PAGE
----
Monday, August 19, 2019

The Devourer... The Titan... The End!

Not long after he gained his freedom from his imprisonment on Earth, the Silver Surfer found himself in conflict with the Elders of the Universe, who were planning to not only destroy Galactus but all reality, as well. But the Elders' scheme ended in shambles, with three of their number (the Astronomer, the Trader, and the Possessor) being hurled into a black hole, while the others...

The others faced one heck of a reckoning.

Yet Galactus didn't have as long as he thought to adapt to the essence of the Elders he'd consumed (the Grandmaster, the Runner, Champion, the Gardener, and the Collector), who had later re-formed and began attacking him from within, debilitating him with convulsions. Meanwhile, having escaped from the realm of Chaos and Order (which, to the three Elders' astonishment, was an unexpected "drop-off point" they'd arrived at after being drawn into the black hole), the Silver Surfer has come to the aid of two of the Fantastic Four against none other than the In-Betweener, who has used the power of the Soul Gem to escape his masters and their realm via the black hole, where he prepares to honor his bargain with the three who were secretly his allies.

And so the group departs for our universe, leaving the Surfer and the FF trapped in the black hole. As for Galactus, sooner or later he would have had to face the In-Betweener, to whom Galactus is "the middle force between the extremes of his realm, as I was the middle force in mine! And even had I not promised [the Elders] his death, there can be but one of us here." But even with Galactus virtually helpless in the throes of the remaining Elders' attack, can destroying him be so easy for the In-Betweener?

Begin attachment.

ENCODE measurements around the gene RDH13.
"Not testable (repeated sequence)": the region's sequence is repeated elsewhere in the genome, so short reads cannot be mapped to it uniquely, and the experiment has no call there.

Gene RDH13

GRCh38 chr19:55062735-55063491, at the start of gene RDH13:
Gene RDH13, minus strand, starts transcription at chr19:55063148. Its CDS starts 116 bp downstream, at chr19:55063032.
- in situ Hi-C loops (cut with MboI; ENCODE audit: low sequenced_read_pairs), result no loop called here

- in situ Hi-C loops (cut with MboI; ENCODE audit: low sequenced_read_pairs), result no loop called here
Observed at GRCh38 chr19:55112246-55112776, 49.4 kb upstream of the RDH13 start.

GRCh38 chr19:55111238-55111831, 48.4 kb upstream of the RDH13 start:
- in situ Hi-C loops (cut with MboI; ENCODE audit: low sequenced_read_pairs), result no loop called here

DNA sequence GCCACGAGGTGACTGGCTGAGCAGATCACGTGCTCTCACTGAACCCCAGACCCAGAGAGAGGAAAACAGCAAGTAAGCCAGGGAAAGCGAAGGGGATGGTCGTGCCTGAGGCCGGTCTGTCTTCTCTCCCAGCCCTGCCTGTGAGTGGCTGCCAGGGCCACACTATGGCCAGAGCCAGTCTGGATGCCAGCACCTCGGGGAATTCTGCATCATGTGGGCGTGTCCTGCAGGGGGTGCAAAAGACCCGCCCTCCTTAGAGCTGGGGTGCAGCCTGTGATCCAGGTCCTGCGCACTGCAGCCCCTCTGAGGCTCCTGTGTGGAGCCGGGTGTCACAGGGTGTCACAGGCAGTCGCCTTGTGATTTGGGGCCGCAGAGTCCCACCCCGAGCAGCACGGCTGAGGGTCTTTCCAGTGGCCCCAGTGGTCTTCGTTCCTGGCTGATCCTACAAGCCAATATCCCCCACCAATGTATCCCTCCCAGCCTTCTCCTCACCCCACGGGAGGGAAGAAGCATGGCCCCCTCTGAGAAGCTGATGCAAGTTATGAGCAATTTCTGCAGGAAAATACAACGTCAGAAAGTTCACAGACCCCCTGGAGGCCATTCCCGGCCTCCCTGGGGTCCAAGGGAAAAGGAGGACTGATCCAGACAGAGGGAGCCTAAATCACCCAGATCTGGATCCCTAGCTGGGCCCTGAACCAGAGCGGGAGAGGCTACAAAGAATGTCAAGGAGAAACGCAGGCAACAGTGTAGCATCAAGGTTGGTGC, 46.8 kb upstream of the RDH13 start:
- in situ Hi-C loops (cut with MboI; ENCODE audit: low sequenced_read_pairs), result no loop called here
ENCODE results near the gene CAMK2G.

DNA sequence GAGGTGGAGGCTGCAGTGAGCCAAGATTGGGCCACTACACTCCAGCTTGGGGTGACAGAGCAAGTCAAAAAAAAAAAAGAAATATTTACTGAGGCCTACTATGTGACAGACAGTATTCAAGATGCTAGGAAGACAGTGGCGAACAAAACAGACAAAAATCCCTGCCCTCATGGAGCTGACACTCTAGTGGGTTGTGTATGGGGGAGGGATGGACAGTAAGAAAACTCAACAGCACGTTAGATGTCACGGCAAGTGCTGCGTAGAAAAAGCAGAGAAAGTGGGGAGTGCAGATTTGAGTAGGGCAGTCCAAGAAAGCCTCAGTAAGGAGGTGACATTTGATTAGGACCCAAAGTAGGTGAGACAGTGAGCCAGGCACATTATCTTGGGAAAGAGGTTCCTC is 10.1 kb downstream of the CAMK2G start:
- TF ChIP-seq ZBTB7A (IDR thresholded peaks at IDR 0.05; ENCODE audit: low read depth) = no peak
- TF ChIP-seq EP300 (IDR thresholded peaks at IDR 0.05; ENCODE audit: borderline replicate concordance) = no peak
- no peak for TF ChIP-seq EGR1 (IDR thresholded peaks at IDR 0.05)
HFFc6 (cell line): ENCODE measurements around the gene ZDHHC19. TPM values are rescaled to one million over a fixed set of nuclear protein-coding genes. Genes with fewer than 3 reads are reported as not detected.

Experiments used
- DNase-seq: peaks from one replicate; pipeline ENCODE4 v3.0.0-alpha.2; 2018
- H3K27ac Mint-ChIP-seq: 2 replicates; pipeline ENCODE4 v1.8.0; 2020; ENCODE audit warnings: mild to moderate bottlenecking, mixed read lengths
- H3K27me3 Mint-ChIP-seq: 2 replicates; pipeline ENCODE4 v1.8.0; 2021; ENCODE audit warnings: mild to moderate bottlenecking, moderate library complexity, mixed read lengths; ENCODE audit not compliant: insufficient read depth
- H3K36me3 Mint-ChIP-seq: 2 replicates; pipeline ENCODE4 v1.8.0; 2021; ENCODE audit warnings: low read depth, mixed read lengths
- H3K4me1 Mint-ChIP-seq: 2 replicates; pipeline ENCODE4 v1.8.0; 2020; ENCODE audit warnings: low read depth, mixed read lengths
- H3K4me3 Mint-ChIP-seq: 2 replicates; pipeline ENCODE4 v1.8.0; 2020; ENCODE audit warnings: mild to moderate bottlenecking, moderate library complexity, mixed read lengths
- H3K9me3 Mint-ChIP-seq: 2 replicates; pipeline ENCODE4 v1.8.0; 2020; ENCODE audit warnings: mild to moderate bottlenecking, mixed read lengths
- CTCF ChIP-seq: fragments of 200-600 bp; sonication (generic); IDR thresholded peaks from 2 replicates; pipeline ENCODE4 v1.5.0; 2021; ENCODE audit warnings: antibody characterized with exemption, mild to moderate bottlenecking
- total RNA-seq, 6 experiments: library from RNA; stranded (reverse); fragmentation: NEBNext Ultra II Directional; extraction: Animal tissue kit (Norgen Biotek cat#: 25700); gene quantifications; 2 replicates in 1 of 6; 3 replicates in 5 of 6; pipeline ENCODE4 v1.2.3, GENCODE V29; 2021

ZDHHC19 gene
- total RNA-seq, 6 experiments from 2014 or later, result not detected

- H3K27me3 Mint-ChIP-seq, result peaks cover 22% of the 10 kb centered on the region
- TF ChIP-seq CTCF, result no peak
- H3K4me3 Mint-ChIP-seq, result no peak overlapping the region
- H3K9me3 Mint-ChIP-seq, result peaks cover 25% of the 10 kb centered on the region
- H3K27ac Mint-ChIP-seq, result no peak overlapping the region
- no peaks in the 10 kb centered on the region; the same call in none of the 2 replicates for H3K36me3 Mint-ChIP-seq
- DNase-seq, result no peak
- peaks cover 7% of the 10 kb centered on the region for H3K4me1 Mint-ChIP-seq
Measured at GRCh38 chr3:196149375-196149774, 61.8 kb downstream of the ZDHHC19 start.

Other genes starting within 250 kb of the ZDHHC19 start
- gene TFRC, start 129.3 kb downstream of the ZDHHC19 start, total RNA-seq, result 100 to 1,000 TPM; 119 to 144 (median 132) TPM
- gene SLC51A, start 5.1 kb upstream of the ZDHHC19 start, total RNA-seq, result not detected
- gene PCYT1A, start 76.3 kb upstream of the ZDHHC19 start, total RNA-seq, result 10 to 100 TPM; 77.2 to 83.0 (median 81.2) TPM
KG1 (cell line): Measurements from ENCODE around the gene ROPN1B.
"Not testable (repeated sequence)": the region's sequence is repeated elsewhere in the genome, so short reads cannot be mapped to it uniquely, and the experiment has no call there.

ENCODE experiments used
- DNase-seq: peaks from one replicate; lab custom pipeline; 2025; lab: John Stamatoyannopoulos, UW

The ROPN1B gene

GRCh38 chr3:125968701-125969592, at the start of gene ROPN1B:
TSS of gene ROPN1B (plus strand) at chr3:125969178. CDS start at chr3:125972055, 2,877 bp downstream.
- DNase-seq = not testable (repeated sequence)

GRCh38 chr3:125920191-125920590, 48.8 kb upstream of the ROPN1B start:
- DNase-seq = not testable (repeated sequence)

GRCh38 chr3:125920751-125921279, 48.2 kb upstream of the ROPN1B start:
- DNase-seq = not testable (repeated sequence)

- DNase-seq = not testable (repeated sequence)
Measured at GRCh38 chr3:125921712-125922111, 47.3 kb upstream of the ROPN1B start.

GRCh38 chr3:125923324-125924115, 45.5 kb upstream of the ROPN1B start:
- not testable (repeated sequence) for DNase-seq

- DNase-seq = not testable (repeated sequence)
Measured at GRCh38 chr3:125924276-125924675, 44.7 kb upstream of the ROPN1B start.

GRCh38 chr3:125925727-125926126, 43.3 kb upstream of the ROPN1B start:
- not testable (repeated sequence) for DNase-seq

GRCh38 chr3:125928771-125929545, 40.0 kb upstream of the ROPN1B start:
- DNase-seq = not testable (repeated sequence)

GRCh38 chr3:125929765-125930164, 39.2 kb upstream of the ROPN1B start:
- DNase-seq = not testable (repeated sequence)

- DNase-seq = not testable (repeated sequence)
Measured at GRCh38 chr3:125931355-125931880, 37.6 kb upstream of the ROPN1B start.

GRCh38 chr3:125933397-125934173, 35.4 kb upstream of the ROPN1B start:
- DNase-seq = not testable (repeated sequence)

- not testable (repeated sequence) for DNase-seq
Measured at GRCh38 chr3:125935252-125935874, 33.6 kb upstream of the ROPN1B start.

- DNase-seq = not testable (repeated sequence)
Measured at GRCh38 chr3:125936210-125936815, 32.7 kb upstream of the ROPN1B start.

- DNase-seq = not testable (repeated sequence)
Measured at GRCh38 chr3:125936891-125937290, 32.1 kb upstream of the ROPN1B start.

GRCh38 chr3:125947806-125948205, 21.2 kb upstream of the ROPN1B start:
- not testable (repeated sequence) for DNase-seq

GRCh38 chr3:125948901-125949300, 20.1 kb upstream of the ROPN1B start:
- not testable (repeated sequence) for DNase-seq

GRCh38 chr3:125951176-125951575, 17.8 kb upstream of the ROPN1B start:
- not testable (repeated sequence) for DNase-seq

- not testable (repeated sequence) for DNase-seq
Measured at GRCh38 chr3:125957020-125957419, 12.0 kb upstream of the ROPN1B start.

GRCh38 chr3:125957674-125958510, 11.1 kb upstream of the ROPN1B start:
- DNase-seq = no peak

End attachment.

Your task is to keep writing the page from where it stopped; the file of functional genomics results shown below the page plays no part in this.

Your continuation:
To rid the universe of Galactus, then, the In-Betweener decides to hurl him into the black hole--a course of action the three Elders strongly object to, since their fellow Elders remain trapped within Galactus. But as they move to attack, the In-Betweener summons Death itself to claim them, after which he hurls Galactus' ship and all aboard into the black hole--which, as we've already seen happen, ends up in the realm of Chaos and Order, which the FF and the Surfer have returned to.

Got all that so far? Believe me, it's not easy condensing one of Steve Englehart's convoluted plots!

Back in our universe, what the In-Betweener doesn't yet realize is that the Surfer has informed Chaos and Order of how their rebellious creation has now escaped them and what he's been up to; needless to say, they're not happy with the In-Betweener. And so they act to save Galactus by drawing the other Elders out of his form--and once free of his, er, indigestion, Galactus becomes obsessed with a single goal:

I would have thought flattening the Elders like pancakes would have been first on his hit list, but what do I know?

Cut to Galactus, the Surfer, Nova, the FF, and the Elders returning to our universe--and one incredible, impending confrontation.

Having already been humbled by Dr. Strange, the In-Betweener appears to have no intention of losing a second conflict with one of this realm's beings. But having already seen him fail to destroy Galactus, how can he hope to prevail here? We'll have to wade through a few pages of each of these combatants describing the basis for their respective existence in order to find that out; of course, that doesn't by any means translate to a cessation of hostilities.

If what the In-Betweener says is true, then his reasoning would have applied in his first attempt to slay Galactus--but with this fight now in full swing it's probably pointless to pick such nits.